Bluesoterica Archives Blog

 

Stackhouse & BluEsoterica is dedicated to the esoteric appreciation of the blues, as well as to buying, selling and trading all sorts of records, with an eye for the obscure and unusual. Blues research questions and discussions are welcome. Additions and corrections to The Voice of the Blues book and to my articles and columns in Living Blues magazine will be posted here, along with news on various blues projects, new Stackhouse Recording Co. CD releases, and mail order lists. -- Jim O’Neal
In the meantime I’ve managed to release a few CDs on the Stackhouse label. The latest is “Gator Gon’ Bitechu” by Memphis Gold (Chester Chandler), who knows not only how to create original blues music but how to maintain a positive attitude in the face of disaster (he was once homeless on the streets of D.C., and just last year suffered severe injuries in a fall from a tree while working as a tree trimmer). Memphis Gold is at the Cape May Jazz Festival in New Jersey this weekend (www.capemayjazz.com). Check out his web site at  http://www.memphisgoldprod.net/fr_index.cfm.

Mike Rugel DC Music Contributor

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Jim O'neal Relief Benefit

Jim O’Neal, Living Blues founder, ill and uninsured

Jim O’Neal, founder in 1970 of Living Blues magazine and a serious independent researcher into American roots music, is among the 59 million Americans without health insurance, and has lymph cancer. A series of benefit concerts are scheduled to raise funds for his treatments and a fund has been set up at Commerce Bank in Kansas City to accept direct donations: checks to: Jim O’Neal Blues Fund, P.O. Box 10334, Kansas City, MO 64171 or donations via Paypal to the account onealbluesfund@aol.com.

I met O’Neal and LB’s co-founder, his now ex-wife Amy Van Singel, while “interning” at Chicago’s Jazz Record Mart in the late ’60s. They established Living Blues as a decidedly non-commercial venture — not that they were trying to go broke or live poor, but it was ok 40 years ago to follow your passion, especially if it was of cultural significance, with the belief that eventually some small amount of security might follow. However, it hasn’t necessarily panned out that way.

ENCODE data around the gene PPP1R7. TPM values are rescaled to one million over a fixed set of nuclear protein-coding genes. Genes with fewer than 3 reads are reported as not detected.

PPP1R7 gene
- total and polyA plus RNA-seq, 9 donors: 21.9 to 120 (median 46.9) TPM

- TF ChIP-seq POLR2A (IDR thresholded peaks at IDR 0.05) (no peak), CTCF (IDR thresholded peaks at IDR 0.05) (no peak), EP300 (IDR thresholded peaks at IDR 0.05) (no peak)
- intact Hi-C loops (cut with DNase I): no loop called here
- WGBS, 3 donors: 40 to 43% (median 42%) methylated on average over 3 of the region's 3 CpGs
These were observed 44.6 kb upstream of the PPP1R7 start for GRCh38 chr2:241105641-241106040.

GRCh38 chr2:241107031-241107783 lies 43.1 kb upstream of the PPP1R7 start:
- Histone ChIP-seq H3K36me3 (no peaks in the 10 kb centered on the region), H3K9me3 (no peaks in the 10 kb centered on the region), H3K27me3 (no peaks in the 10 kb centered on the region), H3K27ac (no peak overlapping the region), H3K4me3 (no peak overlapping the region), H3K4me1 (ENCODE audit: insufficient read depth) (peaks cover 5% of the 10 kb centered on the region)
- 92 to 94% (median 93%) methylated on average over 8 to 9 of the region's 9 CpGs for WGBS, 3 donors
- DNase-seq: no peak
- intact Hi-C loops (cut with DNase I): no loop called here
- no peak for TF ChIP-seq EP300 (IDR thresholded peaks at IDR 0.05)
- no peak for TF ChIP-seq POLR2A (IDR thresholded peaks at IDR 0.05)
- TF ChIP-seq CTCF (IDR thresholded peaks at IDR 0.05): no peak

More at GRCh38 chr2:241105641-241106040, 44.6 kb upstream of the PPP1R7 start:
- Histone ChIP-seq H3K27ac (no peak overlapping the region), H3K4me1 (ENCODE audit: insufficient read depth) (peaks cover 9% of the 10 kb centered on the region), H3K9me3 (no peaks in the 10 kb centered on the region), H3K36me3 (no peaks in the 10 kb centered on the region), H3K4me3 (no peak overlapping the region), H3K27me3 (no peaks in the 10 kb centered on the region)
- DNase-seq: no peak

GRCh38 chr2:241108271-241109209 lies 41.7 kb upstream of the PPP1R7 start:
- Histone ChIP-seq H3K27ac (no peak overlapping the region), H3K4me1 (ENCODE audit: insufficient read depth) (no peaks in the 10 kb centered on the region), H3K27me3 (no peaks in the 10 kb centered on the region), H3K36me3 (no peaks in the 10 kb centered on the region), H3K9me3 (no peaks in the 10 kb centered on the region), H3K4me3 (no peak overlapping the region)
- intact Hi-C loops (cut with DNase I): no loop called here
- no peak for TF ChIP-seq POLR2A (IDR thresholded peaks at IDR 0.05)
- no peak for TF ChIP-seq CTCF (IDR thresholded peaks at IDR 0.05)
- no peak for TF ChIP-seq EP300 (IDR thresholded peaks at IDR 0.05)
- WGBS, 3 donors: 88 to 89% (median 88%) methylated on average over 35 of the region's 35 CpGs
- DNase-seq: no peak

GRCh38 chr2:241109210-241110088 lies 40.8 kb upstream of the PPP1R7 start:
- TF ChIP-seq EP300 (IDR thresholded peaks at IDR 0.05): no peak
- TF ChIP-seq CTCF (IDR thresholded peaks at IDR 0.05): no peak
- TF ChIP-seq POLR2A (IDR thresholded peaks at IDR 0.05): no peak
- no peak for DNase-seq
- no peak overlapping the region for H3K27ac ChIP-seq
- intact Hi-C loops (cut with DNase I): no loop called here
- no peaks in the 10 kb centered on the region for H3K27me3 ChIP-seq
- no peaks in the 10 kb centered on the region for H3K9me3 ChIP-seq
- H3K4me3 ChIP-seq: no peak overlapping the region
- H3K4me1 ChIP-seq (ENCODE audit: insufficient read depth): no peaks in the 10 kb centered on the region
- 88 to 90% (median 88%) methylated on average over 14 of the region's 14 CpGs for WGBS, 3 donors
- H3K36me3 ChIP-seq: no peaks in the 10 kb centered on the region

University of Mississippi acquired the magazine in 1983, and today it remains an important chronicle of the bedrock music that has helped get people through their troubles for more than 100 years, feeding much of the rock and pop that’s accrued millions of fans and billions of dollars. Yet blues people and the music remain marginalized, and many of them act like that’s to be expected. Which is ridiculous — what great nation treats its artists, researchers and curators so callously?

O’Neal contributed to the Billboard Illustrated History of Jazz and Blues, published in 2005; I was general editor (it has since been republished with different credits, but the book’s the same). Jim’s writing is lucid, understated and exacting. He’s participated in various blues symposiums, and can be seen in Robert Mugge’s excellent documentary Hellhounds On My Trail – The Afterlife of Robert Johnson, filmed at the Rock ‘n’ Roll Hall of Fame when Delta blues legend Johnson was inducted as an “Early Influence” in 1986.

Here’s the schedule of benefit concerts. The music is sure to be good and heartfelt. Further info from Stackhouse-Bluesoterica, Jim O’Neal’s blog. I have no idea what Jim’s prognosis is, but I hope he gets well.

OCT. 20 SURF CLUB, HYATTSVILLE, MD With Memphis Gold and others
OCT. 28 KNUCKLEHEADS, KANSAS CITY, KANSAS Kenny Neal, Memphis Gold and
others
NOV 19 (date is tentative) BUDDY GUY’S LEGENDS, CHICAGO, ILLINOIS Kenny
Neal, Memphis Gold, Eddie Clearwater, Eddie Shaw, Billy Branch, Elmore James Jr., Nora Jean Bruso and others.

Donate to Memphis Gold

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